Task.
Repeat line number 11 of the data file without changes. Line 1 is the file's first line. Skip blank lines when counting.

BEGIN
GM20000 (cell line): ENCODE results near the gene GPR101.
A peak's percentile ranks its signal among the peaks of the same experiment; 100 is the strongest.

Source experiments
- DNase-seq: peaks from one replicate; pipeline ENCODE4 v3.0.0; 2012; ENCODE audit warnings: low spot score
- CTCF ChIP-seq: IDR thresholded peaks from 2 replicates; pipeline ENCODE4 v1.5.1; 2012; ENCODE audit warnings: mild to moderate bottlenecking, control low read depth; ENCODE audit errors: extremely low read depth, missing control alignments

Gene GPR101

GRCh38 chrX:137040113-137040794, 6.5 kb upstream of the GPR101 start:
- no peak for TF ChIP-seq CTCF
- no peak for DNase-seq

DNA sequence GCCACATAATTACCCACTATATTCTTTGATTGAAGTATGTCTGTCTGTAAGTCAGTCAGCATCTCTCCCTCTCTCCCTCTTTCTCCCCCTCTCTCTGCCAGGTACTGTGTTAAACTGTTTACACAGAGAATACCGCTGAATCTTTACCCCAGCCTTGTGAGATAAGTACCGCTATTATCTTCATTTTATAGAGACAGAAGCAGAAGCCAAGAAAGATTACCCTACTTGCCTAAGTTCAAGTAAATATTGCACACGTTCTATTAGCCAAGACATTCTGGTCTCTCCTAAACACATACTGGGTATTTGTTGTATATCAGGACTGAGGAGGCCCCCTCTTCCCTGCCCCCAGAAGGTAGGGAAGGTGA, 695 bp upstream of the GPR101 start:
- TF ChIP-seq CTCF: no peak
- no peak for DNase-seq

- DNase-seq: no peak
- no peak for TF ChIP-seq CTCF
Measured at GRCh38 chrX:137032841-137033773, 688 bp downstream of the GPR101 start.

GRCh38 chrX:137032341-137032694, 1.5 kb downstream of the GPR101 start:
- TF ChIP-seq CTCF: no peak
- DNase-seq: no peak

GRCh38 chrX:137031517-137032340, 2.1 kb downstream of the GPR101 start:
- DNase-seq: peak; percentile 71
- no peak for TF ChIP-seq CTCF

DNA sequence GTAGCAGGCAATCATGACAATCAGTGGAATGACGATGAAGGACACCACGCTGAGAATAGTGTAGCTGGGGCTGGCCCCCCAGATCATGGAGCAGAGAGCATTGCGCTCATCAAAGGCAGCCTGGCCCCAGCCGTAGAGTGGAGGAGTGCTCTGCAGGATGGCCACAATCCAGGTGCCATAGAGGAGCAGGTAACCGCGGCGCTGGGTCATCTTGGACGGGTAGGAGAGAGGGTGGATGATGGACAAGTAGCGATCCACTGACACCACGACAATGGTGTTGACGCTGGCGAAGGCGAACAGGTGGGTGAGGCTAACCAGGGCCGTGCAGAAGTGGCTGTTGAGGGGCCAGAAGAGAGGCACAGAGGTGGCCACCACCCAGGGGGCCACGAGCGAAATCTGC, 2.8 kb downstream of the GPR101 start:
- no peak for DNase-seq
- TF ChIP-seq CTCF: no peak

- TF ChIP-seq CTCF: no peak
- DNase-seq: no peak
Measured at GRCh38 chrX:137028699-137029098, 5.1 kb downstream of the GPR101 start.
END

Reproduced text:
- TF ChIP-seq CTCF: no peak